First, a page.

According to the reports of the latest research conducted by a prominent body in the US, The ACS, coffee has been found to be preventive against oral cancer. ACS officially released the results of the study sate that people who take coffee quite often are less prone to oral cancer and die of it. The results, however, are insufficient to change the notion any dentist regarding coffee as enamel decay is primarily related to it. Other substances that are considered equally damaging for enamel are tea, red wine, etc.
The discussion cannot end here. The preventive measures for oral cancer have be sought vigorously. While researches on cancer continue, ignorance has to be eradicated. By being aware of what means what, people can avoid certain serious issues and diseases. In this context, indicators of cancer must be known to all. Formation of lump in cheek, numbness or discolouration of any part of mouth, persistent sores, trouble in jaw-movements, swallowing, chewing, etc., swelling of jaws, sensation of an object stuck in the throat, etc. are a few of the effects that must not be ignored ever.
Those effects might be early indication of cancerous infections or they just might be regular issues like canker, tonsillitis, etc. Since, doctors have the expertise to detect whether these conditions are normal or abnormal. A dentist has sufficient expertise too. Those who visit dentists routinely would be told by their respective dentists as and when any abnormality in the oral cavity is detected. Thus, issue can be treated by an appropriate doctor and complications can be avoided.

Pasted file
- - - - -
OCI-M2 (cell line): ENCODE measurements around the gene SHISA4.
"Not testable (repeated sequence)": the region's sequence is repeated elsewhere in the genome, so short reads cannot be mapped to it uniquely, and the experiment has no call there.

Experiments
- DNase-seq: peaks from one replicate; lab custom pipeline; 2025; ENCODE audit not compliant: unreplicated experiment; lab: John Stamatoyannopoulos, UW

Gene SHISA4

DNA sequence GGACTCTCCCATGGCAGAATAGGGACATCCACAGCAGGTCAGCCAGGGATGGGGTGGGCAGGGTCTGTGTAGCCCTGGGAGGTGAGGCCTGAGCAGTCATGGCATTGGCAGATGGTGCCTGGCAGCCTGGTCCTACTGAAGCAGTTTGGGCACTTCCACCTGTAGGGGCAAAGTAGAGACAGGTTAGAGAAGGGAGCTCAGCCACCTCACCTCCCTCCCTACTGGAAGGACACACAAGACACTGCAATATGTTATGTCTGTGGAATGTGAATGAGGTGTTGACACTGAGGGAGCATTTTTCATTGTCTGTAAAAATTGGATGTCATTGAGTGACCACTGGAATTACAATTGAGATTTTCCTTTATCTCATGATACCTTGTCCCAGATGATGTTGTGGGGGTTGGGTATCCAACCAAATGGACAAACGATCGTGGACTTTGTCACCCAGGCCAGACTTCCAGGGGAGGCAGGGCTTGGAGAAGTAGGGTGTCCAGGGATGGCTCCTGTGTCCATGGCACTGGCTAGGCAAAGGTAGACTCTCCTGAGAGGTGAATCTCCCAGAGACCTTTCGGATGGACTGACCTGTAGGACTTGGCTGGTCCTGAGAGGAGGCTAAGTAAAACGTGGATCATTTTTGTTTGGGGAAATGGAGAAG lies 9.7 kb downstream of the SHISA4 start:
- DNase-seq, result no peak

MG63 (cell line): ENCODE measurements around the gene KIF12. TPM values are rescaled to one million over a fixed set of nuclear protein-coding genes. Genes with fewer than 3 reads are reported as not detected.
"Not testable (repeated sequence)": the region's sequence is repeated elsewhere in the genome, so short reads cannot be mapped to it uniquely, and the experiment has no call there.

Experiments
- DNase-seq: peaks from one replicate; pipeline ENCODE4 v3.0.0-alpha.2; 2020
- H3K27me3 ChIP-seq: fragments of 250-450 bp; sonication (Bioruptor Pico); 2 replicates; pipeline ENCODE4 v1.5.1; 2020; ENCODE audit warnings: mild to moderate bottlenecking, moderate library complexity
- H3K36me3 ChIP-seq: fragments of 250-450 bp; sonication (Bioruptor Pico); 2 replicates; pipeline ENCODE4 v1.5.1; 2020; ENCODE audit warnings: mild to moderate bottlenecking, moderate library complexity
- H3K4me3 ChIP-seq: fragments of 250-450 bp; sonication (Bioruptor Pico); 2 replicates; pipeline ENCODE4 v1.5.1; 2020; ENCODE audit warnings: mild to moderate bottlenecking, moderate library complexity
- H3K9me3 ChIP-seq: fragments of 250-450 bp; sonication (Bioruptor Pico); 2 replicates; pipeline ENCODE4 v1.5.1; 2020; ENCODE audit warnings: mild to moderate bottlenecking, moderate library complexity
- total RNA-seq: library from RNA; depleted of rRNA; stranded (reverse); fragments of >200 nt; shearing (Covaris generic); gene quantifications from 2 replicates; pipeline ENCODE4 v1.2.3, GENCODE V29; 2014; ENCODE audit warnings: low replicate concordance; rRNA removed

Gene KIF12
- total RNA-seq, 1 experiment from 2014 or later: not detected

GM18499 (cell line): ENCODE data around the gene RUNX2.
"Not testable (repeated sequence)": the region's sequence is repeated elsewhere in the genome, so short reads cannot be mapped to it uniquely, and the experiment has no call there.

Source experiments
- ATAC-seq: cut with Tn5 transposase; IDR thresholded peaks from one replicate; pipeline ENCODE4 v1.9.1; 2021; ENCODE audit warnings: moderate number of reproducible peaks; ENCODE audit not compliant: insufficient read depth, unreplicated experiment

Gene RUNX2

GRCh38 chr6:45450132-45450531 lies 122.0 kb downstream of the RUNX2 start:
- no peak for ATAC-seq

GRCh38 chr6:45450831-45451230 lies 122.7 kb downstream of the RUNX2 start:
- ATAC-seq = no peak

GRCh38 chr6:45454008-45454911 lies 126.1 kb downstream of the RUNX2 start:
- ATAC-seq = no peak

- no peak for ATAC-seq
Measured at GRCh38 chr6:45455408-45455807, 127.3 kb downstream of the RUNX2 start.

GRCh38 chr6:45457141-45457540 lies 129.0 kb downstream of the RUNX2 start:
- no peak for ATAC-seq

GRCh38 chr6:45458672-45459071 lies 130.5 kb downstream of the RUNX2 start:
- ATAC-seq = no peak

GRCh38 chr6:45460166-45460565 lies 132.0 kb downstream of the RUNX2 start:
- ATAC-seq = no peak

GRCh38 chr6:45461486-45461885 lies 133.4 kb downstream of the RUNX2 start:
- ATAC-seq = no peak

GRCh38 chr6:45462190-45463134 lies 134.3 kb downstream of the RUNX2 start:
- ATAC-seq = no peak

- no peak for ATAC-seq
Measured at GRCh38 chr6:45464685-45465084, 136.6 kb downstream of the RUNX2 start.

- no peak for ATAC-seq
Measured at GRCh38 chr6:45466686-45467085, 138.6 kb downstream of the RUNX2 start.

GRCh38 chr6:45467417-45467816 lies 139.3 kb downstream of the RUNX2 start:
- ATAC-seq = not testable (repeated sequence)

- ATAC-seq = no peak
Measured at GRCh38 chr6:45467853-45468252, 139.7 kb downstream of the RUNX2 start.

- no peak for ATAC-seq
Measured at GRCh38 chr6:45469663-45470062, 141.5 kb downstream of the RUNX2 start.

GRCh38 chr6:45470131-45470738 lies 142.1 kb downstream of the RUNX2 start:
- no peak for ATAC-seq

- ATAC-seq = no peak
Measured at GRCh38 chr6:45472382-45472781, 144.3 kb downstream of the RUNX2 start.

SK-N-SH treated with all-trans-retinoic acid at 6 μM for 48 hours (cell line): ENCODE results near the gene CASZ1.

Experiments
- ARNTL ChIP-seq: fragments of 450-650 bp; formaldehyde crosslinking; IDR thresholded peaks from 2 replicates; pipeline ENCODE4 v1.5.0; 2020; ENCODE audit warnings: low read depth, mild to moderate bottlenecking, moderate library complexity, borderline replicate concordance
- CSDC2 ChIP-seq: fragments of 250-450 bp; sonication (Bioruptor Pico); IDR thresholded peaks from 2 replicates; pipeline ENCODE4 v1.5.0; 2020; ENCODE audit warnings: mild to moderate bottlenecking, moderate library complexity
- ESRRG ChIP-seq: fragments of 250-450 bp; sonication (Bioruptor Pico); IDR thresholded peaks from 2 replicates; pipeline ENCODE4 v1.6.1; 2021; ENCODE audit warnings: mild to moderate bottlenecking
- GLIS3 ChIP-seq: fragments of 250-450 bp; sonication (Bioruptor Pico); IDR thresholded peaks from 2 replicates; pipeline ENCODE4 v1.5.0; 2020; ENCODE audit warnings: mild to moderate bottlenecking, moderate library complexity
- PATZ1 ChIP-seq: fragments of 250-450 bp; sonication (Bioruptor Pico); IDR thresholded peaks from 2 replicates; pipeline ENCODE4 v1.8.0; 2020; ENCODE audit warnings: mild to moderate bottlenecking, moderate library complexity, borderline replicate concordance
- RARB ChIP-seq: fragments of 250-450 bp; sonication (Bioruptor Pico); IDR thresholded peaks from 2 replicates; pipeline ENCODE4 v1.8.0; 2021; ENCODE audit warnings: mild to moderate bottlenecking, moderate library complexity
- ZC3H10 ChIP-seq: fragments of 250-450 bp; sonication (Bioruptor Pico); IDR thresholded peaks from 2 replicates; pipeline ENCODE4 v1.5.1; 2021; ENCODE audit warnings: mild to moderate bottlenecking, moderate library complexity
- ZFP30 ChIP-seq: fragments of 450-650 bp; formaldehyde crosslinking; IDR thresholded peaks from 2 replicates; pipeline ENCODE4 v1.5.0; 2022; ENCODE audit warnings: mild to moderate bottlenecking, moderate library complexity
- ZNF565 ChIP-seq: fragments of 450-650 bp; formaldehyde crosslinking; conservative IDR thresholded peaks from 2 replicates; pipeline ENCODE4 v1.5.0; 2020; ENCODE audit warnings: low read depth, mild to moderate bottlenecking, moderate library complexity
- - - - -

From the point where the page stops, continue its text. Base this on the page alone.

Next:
‘Why a dentist does not recommend consumption of coffee even though it is preventive against cancer’ remains the question that scratches minds. The answer lies in the evidence. All the proves that are in support of merits of coffee are either not legitimate enough or not adequate in number to give advicesor suggestions on their basis. There is still a long way to go and researches to be done to establish the merits coffee. However, its ill-effects on enamel are established and known for long. One of the major effects of coffee is the wearing of enamel, which makes it prone to formation of cavity, plaque, etc. that gradually decay teeth. Acidic drinks such as tea, soda, etc. have similar effects on enamel too. Therefore, coffee cannot be included in the books of recommendations of dentistry unless more evidences establish merits of coffee.